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Students First STEM Content Second
Some perceive that the STEM education reform movement began a few years ago. It did not. STEM educators have been trying to improve the way STEM subjects are taught and to increase underrepresented students’ access to these disciplines for more than 40 years—to my knowledge, since Sputnik. The work is slow, considering how long it took to acknowledge nationally the contributions of hidden women: physicist, Katherine Johnson; computer scientist, Dorothy Vaughn; and engineer, Mary Jackson.
The efforts of other hidden figures not only drew me to chemistry, but also enabled me to survive two degrees in chemistry. I internalized what my elders said, albeit some of what they were attempting to communicate made absolutely no sense 25 years ago.
In the important and seemingly never-ending effort to improve STEM education, how often do we slow down and ask the question: Ultimately, what is the goal of our efforts to improve all aspects of STEM education? The answer, I think, must always be focused on improving the lives and academic prospects of all students—not a privilege few.
I am on a quest to answer the following questions:
- Is it possible that youths’ actions—speaking with their feet, for instance—are more a reflection of professional STEM educators’ deficiencies, revealing what we refuse to study and consciously decide not to do when it comes to educating other peoples’ children?
- How can STEM educators formulate policies and practices to improve youth STEM achievement without possessing an adequate knowledge of youth cultural assets and experiences?
- Why won’t more STEM content knowledge people entering education study adolescent and youth development? (These are academic disciplines, too.)
- What are the interaction patterns across students and adults in successful STEM programs that are not evident in unsuccessful programs?
- What are the deliberate and nuanced interactions patterns between teachers and students that promote students’ STEM efficacy?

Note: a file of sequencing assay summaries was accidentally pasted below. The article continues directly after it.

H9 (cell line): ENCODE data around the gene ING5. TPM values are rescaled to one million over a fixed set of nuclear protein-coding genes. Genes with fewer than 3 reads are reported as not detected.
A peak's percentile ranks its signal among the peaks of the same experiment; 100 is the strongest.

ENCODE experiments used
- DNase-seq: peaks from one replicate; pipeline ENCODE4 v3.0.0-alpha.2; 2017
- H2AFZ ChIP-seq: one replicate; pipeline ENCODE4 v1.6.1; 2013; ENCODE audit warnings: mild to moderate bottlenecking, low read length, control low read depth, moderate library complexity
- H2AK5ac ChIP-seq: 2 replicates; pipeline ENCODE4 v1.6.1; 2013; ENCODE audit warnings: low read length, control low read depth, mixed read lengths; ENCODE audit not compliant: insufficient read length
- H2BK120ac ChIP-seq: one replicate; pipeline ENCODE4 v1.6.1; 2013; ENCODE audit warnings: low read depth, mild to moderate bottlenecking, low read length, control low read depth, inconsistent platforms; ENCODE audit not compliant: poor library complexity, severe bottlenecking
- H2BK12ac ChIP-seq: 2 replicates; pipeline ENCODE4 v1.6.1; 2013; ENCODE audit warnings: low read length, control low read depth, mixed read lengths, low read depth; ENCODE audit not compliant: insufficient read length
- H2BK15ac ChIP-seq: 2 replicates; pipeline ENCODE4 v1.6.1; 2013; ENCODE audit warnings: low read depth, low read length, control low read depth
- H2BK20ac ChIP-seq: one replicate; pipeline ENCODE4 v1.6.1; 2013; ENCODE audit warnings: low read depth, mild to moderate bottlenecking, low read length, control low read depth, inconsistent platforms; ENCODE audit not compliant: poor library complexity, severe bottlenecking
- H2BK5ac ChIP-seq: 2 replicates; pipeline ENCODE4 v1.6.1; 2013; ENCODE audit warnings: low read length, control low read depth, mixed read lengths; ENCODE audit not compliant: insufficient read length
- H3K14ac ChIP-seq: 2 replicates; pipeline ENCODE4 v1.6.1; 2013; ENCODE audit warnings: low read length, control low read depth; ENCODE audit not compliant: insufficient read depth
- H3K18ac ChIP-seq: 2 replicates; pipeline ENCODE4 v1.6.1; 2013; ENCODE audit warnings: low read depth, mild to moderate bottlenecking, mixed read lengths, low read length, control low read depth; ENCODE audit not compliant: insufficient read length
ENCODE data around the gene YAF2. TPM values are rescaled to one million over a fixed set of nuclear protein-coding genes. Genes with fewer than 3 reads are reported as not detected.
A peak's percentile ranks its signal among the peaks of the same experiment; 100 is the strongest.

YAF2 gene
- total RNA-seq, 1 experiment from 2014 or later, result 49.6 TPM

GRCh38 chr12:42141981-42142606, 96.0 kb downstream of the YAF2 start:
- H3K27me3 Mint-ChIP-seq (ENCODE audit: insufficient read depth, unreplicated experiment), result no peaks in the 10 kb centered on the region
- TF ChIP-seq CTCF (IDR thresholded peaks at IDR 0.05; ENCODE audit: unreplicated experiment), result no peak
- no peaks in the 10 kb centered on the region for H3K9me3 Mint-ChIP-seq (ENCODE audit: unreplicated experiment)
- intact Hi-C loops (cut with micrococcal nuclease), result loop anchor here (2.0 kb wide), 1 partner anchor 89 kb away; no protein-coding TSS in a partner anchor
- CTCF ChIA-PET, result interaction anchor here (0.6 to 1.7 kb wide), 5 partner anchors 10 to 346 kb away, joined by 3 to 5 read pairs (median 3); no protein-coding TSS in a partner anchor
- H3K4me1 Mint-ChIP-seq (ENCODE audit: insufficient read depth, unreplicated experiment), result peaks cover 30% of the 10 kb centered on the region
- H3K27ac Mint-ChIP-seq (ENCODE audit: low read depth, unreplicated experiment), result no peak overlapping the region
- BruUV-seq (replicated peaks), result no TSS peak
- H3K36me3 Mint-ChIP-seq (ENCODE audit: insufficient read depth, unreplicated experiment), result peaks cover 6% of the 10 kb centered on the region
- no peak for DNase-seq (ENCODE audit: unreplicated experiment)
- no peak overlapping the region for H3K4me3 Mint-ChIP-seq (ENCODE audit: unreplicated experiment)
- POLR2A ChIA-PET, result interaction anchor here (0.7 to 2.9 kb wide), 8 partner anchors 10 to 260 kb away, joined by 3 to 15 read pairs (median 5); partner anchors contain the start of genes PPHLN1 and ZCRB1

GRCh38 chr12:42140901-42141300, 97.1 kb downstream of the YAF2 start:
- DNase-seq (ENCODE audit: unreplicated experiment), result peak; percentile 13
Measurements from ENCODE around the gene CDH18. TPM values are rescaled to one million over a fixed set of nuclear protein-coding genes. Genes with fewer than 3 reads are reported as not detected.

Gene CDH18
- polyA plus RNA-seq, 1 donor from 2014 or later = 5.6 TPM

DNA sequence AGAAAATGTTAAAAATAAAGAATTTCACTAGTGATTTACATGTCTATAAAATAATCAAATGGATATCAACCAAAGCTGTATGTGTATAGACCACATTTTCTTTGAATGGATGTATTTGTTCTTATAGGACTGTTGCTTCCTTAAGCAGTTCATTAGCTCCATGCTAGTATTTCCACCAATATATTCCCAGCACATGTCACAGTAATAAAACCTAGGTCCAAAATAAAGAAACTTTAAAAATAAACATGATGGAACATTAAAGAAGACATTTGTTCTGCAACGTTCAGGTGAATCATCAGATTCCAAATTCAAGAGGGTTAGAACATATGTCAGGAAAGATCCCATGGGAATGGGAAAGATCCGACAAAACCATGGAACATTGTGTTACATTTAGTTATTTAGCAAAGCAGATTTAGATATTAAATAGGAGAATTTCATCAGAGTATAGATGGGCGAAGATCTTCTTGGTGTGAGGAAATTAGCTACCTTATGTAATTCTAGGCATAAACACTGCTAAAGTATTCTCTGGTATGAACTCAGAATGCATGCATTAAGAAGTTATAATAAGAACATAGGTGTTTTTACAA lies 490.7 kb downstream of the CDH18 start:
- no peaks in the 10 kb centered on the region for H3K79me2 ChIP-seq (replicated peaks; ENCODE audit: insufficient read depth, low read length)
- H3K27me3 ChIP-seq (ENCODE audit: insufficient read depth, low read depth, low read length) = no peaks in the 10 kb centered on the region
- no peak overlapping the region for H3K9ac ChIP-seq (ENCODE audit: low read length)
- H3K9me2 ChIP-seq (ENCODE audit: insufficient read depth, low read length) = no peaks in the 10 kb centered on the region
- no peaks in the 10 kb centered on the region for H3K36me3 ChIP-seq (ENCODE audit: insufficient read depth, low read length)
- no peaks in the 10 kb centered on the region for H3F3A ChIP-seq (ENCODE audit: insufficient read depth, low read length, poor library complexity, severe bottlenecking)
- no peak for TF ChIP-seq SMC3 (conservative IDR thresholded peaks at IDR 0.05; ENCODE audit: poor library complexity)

Some students might not be content-knowledge savvy when they enter STEM education spaces, but they possess intellectual assets. Therefore, as diverse people with interdisciplinary content knowledge, backgrounds, and funds of social and emotional capital enter and mature in STEM education spaces, they will influence the goals, knowledge, and culture of STEM and STEM education as well as challenge narrow assumptions about who is capable of learning and doing STEM.
Academic or professional success in STEM disciplines—engineering, chemistry, biology, mathematics, neuroscience, robotics, information technology, and physics—is not reserved for a small, too often single-digit, percentage of the U.S. population.
For years, students’ access to high quality STEM education experiences was limited or restricted. Restricted access is historical and cultural. Historically, access to high quality STEM education experiences was not for all students. High quality cutting edge STEM experiences were reserved for students who already had access to high caliber teachers and cutting edge equipment and resources. High quality STEM education was targeted to those who exhibited some identified propensity to do well as scientists or engineers.
To reach students who were not deemed as science or engineering competent, educators—mostly from underrepresented populations, such as African American, Hispanics and women with backgrounds in biology, engineering, chemistry, and physics—began the arduous work of brokering access.
Brokering access is historical and cultural as well. Brokered access is often done by scholars who navigate diverse contexts. Hybrid brokers are experts at code switching; they can interact with youth and professional adults, educated and undereducated people, and university faculty and communities, including pastors and church congregations.
Hybrid brokers are engaged in the demanding and challenging work of helping our nation’s scientists and engineers understand the necessity for underrepresented youth to learn not only hard core science and engineering facts and ways of thinking, but also learn their historical legacy to science and engineering (e.g. Brown, 2004; Pearson, 2005). Hybrid brokers understand that underrepresented youth must develop identities as scientists or engineers (Williams & Blackmon, 2015; Gottfried & Williams, 2013; Carlone & Johnson 2007, Aschbacher, Li, & Roth, 2010) and that efforts should start early to increase students’ science and engineering efficacy to sustain the rigor and frustration they will encounter when navigating STEM college courses and the professional enterprise.
Hybrid brokers recognize that students need to know science and engineering facts and processes–not strictly for the sake of knowing and to regurgitate facts, but to expand the scientific knowledge base and ultimately alter their economic trajectories by serving as science or engineering innovation leaders. Their future scientific contributions ultimately benefit everyone.
I know thousands of ethnically diverse people, men and women, with advanced degrees in STEM disciplines. As such, I’ve not been able to understand how anyone can hear “STEM success” and simultaneously think that only a singular monolithic group of people are the only types of people succeeding in STEM careers.